This looks completely trivial, and I am no rookie, but it still surprises me:

```
$ ocaml
OCaml version 4.14.0
Enter #help;; for help.
# (Ok 5.0) ;;
- : (float, 'a) result = Ok 5.
# (Ok -5.0) ;;
Error: The constructor Ok expects 1 argument(s),
but is applied here to 0 argument(s)
# (Ok (-5.0)) ;;
- : (float, 'a) result = Ok (-5.)
#
```

Looks like the “-” is parsed as an operator and not as part of the float literal, but doesn’t this violate the “longest first” lexing rule?

–

Ian

The unary operator `-`

is always tokenized as an unary operator. Thus the flow of tokens emitted by the lexer for

```
Ok -5.0
```

is

```
UIDENT("Ok") MINUS FLOAT(5.0)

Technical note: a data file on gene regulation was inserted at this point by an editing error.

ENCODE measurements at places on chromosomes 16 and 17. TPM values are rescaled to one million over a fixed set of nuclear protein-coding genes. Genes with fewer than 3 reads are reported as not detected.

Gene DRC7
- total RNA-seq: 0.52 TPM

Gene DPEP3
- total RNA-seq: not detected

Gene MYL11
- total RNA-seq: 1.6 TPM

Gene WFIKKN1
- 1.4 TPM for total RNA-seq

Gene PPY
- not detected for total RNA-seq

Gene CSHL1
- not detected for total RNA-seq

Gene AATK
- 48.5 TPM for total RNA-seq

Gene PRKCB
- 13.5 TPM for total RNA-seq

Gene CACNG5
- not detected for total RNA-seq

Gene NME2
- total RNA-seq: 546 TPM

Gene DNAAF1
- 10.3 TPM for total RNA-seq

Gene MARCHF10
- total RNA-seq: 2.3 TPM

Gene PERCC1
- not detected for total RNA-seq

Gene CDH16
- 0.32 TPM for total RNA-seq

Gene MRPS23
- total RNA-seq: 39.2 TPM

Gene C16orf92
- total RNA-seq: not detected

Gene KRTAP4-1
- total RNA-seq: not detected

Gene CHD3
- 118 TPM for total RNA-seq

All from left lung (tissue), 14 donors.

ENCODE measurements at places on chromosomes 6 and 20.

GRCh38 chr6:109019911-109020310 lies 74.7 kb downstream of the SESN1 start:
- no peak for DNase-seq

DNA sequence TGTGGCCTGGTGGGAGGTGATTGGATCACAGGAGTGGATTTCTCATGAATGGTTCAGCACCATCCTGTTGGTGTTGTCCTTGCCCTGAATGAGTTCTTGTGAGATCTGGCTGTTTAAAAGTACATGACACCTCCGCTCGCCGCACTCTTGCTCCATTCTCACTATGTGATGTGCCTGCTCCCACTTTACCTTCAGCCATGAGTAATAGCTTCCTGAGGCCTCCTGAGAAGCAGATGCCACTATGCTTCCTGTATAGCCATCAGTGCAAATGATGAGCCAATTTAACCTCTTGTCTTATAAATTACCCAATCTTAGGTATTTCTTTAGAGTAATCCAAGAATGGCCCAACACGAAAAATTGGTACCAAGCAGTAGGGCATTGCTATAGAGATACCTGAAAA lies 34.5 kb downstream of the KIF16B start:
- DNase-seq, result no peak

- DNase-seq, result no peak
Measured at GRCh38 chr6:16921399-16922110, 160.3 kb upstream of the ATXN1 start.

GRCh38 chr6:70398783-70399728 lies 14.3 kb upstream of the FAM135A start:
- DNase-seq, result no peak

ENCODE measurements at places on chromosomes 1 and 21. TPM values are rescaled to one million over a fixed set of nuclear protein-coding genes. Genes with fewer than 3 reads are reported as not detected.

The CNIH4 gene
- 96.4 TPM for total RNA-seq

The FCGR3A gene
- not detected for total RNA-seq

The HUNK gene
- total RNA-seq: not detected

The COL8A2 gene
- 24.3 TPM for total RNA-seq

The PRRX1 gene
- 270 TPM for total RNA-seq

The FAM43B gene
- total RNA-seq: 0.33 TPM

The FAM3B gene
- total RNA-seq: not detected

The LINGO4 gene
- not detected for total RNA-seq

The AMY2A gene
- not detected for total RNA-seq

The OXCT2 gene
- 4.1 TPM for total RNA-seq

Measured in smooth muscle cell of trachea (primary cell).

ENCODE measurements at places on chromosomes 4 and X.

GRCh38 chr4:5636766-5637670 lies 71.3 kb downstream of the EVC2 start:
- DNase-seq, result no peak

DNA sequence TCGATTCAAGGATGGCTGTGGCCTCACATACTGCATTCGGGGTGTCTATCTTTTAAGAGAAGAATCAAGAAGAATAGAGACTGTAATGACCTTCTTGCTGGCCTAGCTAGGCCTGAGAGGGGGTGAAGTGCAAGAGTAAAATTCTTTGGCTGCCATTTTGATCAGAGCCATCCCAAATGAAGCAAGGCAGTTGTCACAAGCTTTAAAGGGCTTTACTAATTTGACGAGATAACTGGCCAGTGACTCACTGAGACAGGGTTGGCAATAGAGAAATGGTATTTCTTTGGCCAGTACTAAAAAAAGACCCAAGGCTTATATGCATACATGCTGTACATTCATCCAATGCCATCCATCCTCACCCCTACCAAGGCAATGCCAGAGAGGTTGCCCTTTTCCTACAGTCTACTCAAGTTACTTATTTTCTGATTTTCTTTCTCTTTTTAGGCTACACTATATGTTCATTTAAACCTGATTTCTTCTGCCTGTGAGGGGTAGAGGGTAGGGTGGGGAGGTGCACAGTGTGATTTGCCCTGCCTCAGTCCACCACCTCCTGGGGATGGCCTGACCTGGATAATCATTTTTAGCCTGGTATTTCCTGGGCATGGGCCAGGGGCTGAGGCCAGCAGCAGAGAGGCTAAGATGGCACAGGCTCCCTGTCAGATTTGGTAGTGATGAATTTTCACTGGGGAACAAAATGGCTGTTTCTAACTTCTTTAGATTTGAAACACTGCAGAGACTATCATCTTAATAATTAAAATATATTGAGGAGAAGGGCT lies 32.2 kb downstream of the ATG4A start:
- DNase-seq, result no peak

```

The really strange corner case is

```
let (~-) x = x
let mystery =
let x = 5.0 in
-x + -5.0
```

(which is due to the fact that the parser recognizes the notion of signed constants)

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```
UIDENT("Ok") MINUS FLOAT(5.0)
```

Right, that is what I suspected.

the parser recognizes the notion of signed constants

The parser, and not the lexer?

–

Ian

I think you meant to use `+.`

in there, yes?

Oho, this is interesting! So `-x`

is not represented analogously to `-5.0`

: the first is the application of the operator “-” (or “-.”) to the expression `x`

. The second is a signed constant. Interesting. Gotta remember this!

Yes, it is the parser that recognizes that `MINUS constant`

is a signed constant: ocaml/parser.mly at trunk · ocaml/ocaml · GitHub .

1 Like